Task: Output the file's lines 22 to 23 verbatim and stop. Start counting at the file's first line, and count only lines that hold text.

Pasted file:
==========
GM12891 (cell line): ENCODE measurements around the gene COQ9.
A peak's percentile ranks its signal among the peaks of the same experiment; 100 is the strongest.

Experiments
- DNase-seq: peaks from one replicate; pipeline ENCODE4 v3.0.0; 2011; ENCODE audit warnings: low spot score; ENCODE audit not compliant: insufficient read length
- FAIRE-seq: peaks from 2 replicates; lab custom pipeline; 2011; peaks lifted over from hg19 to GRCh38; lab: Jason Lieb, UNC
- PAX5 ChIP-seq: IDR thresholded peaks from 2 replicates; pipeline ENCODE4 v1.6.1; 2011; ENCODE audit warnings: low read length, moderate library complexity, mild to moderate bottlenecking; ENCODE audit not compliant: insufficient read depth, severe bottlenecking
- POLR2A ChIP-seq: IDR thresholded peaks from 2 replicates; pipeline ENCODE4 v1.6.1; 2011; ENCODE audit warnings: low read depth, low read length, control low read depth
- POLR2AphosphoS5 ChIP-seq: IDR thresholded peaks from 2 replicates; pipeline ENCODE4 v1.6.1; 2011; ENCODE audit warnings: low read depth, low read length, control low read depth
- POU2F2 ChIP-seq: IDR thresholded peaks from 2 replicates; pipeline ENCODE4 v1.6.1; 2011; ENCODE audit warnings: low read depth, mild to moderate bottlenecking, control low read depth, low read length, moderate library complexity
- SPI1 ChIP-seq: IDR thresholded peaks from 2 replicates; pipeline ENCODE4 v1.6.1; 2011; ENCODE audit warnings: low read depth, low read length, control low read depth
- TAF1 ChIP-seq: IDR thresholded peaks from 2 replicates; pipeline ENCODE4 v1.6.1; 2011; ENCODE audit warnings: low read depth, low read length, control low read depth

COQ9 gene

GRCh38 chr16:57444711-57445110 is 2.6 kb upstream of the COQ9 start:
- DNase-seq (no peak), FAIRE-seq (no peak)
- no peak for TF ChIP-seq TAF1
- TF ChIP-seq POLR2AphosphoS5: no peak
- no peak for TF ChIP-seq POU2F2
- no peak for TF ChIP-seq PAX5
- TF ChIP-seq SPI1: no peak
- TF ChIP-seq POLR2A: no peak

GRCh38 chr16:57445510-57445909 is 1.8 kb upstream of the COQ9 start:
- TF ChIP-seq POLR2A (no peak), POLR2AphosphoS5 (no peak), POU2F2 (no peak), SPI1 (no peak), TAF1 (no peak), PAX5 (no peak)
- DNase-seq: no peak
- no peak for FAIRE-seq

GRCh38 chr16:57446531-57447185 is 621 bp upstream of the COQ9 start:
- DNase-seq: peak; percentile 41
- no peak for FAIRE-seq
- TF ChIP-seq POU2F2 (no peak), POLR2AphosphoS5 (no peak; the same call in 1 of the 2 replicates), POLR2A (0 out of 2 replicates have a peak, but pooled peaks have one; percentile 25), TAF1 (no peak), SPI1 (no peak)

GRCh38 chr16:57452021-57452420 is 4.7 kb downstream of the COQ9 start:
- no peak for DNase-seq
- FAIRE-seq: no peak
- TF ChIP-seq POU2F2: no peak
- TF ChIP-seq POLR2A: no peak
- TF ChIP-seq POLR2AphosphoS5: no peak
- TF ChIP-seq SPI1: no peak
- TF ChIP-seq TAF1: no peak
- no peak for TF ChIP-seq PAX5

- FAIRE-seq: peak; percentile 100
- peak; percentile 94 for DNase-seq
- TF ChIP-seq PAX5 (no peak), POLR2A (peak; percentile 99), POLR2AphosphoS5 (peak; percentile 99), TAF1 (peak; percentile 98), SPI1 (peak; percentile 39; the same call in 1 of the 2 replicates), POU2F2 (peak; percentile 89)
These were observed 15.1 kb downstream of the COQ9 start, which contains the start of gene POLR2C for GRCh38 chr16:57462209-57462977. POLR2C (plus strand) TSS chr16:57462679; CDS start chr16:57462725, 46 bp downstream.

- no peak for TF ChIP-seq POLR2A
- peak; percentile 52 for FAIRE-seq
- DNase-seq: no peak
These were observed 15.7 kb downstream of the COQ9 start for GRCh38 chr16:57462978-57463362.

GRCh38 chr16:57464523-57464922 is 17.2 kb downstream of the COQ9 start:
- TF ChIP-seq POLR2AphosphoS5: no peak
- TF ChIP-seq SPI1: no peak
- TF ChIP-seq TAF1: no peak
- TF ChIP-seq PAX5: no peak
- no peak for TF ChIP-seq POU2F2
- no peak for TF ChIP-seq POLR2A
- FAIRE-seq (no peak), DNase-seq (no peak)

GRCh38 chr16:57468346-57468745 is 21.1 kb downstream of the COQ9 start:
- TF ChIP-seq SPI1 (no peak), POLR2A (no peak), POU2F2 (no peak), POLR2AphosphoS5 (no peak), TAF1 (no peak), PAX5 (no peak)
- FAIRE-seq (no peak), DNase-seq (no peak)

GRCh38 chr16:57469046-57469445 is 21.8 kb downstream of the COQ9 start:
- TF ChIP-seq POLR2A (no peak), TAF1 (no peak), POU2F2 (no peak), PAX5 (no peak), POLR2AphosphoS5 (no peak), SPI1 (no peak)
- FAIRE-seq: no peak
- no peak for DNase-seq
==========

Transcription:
- TF ChIP-seq POLR2A (no peak), POLR2AphosphoS5 (no peak), POU2F2 (no peak), SPI1 (no peak), TAF1 (no peak), PAX5 (no peak)
- DNase-seq: no peak